A baby sculpted in bronze
I’ve seen the little shoes that parents have cast in bronze as a memory of the time when their babies were cute and little and oh-so-precious. Imagine my surprise when I came upon a whole baby sculpted in bronze during a walk-through recently at an auction house.
There the child was, as naked as the day as he/she was born. I wondered if the sculpture had been cast in bronze and would be light enough for me to move, so I applied pressure. It didn’t budge, so I could only assume that it was pure bronze.
The sculpture was a strange sight to me because it was the first I’d come across at auction. It was also different because it seemed so massive, lacking the cuddly cuteness of a pair of bronze shoes.
I could sense the movement in the piece, though, that moment when the child turned and reached out to someone. It made me wonder. Did the baby pose? Babies won’t sit still long enough for that. Was the sculpture done from a photo or memory? Who commissioned it? Someone who wanted more than just baby shoes to remember those early innocent years?
So I went Googling to find out more. And I did, discovering that there is an industry out there that caters to parents who want to preserve not only the shoes, but their babies’ hands, feet and anything else that moves them.
I found a retail site selling bronze sculptures of a sleeping baby in a cradle, a sleeping baby in over-sized hands and a sleeping baby as garden ornament. There was also a baby statue, with photos showing how it was made from actual photo of sleeping baby to mold to finished product.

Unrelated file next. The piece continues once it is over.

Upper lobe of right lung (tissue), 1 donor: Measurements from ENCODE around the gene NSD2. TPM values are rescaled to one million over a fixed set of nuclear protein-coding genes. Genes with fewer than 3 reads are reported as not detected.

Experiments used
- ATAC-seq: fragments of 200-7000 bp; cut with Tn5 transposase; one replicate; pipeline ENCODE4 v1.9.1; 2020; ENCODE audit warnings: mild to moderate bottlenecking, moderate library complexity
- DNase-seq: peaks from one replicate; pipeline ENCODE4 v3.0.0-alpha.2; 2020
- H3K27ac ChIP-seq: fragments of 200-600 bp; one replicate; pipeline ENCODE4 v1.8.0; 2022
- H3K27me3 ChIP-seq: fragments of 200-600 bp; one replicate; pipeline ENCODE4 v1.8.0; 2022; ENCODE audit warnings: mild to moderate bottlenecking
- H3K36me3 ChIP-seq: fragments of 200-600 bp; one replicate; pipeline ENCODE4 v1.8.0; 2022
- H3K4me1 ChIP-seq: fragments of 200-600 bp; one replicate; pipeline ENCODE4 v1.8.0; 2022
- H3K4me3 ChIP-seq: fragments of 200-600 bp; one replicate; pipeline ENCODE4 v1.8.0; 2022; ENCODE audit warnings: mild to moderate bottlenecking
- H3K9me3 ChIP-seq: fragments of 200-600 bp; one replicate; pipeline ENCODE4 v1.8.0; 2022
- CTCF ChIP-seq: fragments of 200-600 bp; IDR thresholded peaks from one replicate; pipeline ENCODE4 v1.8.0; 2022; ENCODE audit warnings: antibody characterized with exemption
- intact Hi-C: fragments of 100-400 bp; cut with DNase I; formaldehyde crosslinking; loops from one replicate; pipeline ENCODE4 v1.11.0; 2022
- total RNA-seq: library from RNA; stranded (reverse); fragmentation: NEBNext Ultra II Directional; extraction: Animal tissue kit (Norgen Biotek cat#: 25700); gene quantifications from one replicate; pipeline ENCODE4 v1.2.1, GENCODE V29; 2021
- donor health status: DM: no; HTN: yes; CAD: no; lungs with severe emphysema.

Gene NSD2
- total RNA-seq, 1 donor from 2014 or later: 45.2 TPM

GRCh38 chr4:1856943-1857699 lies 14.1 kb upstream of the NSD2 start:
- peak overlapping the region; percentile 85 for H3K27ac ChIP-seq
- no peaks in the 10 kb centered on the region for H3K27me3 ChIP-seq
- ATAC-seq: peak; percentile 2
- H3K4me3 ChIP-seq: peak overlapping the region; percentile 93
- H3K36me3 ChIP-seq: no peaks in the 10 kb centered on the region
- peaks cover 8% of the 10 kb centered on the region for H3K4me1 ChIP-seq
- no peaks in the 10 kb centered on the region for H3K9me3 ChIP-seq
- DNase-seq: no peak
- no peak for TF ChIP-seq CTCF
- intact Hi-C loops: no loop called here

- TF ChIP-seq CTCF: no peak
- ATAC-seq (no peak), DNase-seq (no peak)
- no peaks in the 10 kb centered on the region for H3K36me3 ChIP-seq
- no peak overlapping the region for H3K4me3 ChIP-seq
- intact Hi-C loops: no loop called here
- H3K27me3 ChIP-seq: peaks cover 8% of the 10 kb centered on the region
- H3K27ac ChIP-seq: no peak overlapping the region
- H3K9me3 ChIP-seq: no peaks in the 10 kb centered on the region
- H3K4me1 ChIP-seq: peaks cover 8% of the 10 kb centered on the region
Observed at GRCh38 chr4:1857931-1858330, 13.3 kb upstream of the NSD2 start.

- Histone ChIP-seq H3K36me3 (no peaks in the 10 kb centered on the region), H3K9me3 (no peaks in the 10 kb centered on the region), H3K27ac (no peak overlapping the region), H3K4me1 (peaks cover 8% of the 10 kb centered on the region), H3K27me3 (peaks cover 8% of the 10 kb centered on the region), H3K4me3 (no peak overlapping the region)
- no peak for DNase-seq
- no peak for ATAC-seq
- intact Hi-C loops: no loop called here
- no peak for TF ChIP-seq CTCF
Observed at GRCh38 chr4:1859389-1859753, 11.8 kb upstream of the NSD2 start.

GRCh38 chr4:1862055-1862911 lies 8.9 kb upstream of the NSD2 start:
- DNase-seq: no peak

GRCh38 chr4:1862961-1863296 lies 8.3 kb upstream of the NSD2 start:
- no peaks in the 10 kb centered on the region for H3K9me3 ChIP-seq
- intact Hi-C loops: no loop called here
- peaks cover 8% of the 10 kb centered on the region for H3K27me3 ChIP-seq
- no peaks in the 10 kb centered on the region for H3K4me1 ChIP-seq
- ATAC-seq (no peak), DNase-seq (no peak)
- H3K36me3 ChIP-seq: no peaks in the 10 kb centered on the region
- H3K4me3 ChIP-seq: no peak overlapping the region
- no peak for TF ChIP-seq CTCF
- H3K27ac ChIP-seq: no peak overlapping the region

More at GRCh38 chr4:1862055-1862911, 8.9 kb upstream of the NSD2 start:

Interestingly, all the pieces were of babies quietly sleeping, motionless, not awake and moving like the sculpture at auction.
I could not find much definitive information about when this practice began, but I did find a lead on the website of Wrightson & Platt, a London-based company that bronze-casts baby feet and hands by commission from parents. The company said that it was following a tradition set by Queen Victoria during the 19th century.
The queen commissioned sculptor Mary Thornycroft to make marble sculptures of her babies’ forearms and feet, according to the Victoria & Albert Museum in London, which has a daughter’s forearm and hand from 1848 in its collection. Molds of the children’s arms were taken while they were asleep. Thornycroft also created marble busts of the children.
The Wrightson company’s photo gallery featured bronze casts of a woman’s pregnant belly cupped by her hands, and baby feet and hands. They are cast in bronze, sterling silver and lead crystal in various poses, and the prices are steep. The company also offered a video of how the products were made.
One of its loveliest pieces was a sculpture of three generations of hands: grandmother, mother and child.